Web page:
- Withdraw troops from countries around the world
- Terminate the “Kill List” and end all secret bombing campaigns
- Issue an executive order reestablishing the legitimacy of the War Powers Act, which requires Congressional consent to make war
- Declare that no individual who has worked for a defense contracting company can be appointed to a federal agency
- Establish a commission to conduct a top-to-bottom review of the military budget
- End the program providing free and low-cost military equipment to law enforcement agencies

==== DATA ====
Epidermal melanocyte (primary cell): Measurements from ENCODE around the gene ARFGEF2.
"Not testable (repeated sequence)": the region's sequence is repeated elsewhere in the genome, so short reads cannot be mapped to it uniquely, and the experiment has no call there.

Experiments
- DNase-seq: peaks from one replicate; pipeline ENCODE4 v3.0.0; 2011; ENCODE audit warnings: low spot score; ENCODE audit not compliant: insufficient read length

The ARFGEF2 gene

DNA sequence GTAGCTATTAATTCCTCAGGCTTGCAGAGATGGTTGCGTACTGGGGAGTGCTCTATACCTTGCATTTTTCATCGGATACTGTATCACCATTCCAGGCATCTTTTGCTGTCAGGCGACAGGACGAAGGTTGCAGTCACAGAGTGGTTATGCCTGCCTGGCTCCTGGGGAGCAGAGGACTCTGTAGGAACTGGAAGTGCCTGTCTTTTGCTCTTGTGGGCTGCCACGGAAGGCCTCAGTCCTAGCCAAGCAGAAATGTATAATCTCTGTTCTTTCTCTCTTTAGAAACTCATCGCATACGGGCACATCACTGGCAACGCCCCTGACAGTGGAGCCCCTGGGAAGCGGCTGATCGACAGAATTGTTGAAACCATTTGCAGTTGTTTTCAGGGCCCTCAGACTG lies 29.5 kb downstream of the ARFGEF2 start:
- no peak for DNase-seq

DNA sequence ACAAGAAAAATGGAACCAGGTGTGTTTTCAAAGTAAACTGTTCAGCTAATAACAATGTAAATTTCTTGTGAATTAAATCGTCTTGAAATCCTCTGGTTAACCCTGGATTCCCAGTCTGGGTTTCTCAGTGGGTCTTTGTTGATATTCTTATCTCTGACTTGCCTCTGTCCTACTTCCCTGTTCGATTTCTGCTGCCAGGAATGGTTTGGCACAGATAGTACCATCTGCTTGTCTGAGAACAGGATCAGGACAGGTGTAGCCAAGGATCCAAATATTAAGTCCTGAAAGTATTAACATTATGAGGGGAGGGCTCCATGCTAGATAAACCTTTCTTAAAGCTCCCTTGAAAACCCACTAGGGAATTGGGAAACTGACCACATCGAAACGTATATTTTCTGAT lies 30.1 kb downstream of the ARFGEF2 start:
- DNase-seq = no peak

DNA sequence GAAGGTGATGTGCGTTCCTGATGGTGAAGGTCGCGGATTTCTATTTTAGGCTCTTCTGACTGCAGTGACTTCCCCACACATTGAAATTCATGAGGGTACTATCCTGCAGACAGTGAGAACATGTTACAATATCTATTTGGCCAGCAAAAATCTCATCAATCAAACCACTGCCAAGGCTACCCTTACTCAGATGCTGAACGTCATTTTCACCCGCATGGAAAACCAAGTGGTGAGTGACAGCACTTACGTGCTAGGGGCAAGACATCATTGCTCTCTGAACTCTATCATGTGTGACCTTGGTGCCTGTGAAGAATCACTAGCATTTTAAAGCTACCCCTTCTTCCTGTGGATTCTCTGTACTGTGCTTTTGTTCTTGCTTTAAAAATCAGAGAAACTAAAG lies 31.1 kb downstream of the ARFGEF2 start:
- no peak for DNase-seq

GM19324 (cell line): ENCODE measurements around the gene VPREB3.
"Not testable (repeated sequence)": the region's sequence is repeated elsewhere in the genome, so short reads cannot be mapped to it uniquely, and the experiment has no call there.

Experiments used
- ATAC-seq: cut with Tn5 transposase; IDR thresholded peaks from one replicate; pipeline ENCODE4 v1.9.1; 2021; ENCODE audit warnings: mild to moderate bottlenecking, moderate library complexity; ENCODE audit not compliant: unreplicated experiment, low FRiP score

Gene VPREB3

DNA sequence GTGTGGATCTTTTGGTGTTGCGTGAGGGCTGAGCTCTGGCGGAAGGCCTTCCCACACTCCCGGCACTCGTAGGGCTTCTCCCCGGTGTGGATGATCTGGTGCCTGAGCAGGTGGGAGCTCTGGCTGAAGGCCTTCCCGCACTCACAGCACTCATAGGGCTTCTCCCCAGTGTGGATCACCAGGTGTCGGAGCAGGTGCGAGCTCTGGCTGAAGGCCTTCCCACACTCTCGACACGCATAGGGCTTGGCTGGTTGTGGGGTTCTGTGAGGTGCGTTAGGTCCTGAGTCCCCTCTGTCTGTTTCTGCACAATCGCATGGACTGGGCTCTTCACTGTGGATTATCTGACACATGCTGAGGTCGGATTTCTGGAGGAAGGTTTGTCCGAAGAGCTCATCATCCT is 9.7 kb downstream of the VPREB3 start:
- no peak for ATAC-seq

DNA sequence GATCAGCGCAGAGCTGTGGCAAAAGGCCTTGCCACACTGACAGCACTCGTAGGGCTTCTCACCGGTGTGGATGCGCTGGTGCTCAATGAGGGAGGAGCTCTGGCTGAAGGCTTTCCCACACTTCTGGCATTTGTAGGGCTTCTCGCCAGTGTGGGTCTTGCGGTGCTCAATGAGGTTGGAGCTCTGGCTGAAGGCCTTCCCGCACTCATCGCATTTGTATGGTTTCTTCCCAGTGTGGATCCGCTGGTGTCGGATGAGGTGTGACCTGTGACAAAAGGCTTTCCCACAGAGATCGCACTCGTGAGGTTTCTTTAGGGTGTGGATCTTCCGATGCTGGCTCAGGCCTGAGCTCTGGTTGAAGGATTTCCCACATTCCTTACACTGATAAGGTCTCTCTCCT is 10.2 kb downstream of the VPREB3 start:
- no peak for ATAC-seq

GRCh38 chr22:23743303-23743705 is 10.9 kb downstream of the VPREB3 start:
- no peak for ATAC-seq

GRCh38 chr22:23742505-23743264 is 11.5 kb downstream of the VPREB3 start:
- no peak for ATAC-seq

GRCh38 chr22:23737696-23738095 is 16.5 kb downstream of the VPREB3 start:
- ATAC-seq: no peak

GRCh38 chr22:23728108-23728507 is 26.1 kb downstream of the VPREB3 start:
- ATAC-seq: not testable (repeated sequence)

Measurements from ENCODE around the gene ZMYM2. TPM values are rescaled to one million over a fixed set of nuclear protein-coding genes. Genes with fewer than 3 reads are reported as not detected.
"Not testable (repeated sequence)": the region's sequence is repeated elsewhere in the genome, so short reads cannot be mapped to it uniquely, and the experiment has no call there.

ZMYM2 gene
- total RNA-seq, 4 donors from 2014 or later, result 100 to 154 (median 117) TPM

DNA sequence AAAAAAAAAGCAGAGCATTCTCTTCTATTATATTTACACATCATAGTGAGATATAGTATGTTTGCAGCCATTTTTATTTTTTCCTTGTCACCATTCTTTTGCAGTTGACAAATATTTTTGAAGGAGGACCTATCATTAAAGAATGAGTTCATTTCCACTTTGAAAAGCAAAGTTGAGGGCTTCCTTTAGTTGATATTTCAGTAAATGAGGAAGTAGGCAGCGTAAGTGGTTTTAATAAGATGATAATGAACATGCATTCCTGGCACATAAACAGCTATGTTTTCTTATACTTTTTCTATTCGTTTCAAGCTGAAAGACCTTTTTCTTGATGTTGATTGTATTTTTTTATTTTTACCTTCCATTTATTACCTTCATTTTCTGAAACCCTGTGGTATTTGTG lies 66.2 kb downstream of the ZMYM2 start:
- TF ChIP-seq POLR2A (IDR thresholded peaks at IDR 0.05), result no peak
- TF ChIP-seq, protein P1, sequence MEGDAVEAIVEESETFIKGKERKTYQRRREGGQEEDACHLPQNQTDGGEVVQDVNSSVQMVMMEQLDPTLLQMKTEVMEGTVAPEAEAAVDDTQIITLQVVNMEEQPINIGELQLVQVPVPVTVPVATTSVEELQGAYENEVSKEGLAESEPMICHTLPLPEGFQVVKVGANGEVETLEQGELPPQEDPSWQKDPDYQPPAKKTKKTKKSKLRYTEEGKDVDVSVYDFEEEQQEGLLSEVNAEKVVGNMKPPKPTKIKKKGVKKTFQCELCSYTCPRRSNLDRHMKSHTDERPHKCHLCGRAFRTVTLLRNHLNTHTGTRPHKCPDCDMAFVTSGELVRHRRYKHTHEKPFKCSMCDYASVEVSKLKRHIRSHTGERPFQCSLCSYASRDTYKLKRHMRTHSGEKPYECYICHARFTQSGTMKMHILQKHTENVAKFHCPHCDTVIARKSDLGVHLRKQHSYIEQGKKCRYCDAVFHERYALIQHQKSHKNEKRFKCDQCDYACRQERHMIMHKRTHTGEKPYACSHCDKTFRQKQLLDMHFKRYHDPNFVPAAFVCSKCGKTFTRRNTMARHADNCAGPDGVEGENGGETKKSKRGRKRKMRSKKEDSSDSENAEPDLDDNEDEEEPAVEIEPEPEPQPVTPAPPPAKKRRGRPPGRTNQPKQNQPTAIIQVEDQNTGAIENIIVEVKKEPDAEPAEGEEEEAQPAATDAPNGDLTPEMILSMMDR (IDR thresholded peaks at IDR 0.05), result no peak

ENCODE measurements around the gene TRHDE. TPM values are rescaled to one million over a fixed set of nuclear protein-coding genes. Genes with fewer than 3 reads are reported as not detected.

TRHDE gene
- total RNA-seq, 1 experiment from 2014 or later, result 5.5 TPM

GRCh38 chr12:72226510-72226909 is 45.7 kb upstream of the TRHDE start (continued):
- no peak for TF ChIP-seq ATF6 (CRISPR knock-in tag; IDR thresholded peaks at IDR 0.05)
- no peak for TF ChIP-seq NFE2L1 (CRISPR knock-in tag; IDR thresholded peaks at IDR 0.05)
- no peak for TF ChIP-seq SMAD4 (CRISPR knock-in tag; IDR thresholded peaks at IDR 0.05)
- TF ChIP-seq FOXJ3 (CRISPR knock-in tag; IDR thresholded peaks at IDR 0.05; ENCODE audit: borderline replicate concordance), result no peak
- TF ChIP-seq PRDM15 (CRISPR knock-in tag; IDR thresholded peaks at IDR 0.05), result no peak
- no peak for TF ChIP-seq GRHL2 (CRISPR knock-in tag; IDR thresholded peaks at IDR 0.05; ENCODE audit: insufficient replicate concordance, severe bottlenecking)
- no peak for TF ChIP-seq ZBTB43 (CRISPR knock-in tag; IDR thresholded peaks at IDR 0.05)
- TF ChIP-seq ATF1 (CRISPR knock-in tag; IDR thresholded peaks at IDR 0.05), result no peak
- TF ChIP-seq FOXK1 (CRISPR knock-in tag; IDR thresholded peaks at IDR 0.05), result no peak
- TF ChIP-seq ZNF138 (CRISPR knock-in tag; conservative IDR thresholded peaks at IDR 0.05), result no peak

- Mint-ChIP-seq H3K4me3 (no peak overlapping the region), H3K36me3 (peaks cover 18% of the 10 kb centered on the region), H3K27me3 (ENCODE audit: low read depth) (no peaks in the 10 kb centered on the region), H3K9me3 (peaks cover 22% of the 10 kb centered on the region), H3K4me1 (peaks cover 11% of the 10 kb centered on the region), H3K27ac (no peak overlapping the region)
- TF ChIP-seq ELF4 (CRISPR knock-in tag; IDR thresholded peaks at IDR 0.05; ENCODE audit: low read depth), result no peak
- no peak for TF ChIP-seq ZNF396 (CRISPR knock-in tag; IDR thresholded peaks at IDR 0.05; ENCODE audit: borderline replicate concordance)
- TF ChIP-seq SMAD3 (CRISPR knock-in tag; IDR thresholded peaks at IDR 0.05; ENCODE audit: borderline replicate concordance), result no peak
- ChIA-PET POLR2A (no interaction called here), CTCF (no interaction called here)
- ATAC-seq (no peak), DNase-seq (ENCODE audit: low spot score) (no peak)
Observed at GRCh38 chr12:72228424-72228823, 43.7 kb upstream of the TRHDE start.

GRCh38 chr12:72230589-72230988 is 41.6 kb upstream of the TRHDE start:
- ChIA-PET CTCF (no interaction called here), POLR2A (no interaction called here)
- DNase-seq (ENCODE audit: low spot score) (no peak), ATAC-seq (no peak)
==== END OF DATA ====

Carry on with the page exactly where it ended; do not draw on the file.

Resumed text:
For all of the latitude that Sanders would enjoy as president, his ability to implement this vision would depend upon the people around him. The president appoints nearly 4,000 people to lead the executive bureaucracy, over 1,000 of whom require Senate confirmation. This immense bureaucracy cannot be counted on to faithfully implement the foreign policy vision of a President Sanders. An anonymous person in the British civil service recently wrote in Tribune about how a prospective Labour government led by Jeremy Corbyn would have faced ingrained hostility from the permanent government. The same is no doubt true of the U.S. Are there hundreds of socialists and progressives waiting in the wings to fill these appointments, who have the knowledge, experience, and political skills necessary to marshal the forces of the state towards an agenda for peace? My guess is that there are maybe dozens of genuine anti-imperialists with the necessary level of expertise to fill these positions. While this means that the socialist movement must develop its own anti-imperialist experts, it also points to the dire need to democratize the making of foreign policy and to take as much of it as possible out of the hands of unelected and unaccountable bureaucrats.